Haverhill: Tax cheat worked with wife to hide his fortune

Convicted tax cheat Stephen Oakley

Convicted tax cheat Stephen Oakley - Credit: Archant

A convicted tax cheat from Suffolk has been jailed after working with his wife to hide an illicit fortune owed to the public purse.

Stephen Oakley moved hundreds of thousands of pounds between accounts – some under his wife’s name – to keep detectives from his stolen cash.

The 58-year-old, from Little Wratting, near Haverhill, had been given a suspended sentence in March 2011 for his part in a multimillion pound tax fraud masterminded by Solihull con man Thomas ‘Tommy’ Scragg -–who was jailed for 17 years in 2012.

In a bid to protect his ill-gotten gains from police, who had started confiscation proceedings, Oakley worked with his wife Lorraine Oakley, 58, using their Suffolk business as a cover, to hide the cash.

An investigation by West Midlands Regional Asset Recovery Team (RART) and HM Revenue & Customs (HMRC) uncovered the fraud and the couple were charged.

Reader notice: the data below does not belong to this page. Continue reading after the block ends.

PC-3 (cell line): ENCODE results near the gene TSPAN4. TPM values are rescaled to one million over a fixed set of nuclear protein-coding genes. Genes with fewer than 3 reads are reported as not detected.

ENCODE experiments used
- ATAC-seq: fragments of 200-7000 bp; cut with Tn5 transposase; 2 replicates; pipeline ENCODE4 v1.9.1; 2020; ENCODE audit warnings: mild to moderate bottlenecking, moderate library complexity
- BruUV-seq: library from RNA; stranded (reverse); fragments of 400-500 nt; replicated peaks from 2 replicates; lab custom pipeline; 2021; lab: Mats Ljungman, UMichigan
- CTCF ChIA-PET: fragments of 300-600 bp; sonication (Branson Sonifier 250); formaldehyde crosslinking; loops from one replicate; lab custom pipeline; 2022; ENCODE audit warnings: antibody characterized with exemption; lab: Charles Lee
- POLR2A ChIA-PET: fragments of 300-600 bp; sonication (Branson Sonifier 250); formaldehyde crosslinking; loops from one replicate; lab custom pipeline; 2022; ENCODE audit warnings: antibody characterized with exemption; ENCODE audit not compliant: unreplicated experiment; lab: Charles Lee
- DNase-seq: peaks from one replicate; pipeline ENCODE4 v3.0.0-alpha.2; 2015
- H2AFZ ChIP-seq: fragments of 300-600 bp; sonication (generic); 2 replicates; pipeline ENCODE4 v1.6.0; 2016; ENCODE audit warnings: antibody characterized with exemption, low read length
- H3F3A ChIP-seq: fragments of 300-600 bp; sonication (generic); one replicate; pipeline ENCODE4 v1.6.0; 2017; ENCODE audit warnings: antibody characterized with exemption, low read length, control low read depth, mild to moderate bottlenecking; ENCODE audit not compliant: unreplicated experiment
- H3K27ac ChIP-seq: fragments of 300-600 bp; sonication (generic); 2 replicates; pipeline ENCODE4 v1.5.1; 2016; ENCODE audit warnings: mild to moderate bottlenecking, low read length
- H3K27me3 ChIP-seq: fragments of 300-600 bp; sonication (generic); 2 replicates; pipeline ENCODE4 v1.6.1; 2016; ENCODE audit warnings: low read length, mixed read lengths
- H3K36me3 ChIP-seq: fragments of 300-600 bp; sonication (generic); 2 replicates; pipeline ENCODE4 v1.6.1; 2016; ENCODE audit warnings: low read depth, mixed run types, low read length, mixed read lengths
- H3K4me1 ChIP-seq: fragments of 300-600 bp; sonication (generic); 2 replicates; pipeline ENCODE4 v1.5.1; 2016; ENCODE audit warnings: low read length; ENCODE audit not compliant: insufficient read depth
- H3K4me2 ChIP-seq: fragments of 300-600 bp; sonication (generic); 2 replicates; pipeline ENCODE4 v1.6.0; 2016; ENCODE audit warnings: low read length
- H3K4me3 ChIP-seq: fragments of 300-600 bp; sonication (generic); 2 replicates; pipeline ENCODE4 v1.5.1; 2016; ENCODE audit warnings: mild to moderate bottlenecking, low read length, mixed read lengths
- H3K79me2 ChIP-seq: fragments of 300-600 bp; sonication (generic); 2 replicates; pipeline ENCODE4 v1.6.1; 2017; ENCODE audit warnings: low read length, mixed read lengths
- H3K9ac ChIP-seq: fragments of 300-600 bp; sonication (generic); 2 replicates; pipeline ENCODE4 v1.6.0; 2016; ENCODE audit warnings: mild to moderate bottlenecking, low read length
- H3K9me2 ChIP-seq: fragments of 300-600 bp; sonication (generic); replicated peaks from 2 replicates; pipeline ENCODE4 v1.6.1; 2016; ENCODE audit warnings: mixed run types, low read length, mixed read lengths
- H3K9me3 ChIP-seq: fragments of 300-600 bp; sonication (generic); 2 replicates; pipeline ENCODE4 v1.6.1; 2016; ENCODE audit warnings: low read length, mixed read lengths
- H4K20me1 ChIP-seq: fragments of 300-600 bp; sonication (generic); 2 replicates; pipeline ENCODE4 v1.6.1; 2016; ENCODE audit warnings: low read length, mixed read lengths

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Both were found guilty of conspiracy to defraud following a five day trial at Birmingham Crown Court in March this year.

Mr Oakley was also found guilty of three counts of perverting the course of justice.

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He was jailed for two years at Birmingham Crown Court on Friday. His wife Lorraine was given a nine-month prison sentence.

Detective Sergeant Derek Tinsley said: “Stephen Oakley, along with many others involved in the original racket, had cheated the tax payer out of a significant amount of cash.

“It was our job to impose restraints on their finances and to investigate exactly how much they were able to obtain as a result of the scam.

“But he thought he could get around this legal process by working with his wife Lorraine to move the cash between different accounts, using their business in Suffolk as a cover.

“The problem for them was that there’s always an audit trail and as a result of close work with HMRC we were able quickly catch on to what they were doing and bring further charges.”

“Confiscation and forfeiture orders strike right at the heart of the principal motivation for organised crime – money.

“We will never rest on our laurels as we continue to seek new opportunities to remove assets from offenders.”

Confiscation proceedings are continuing.

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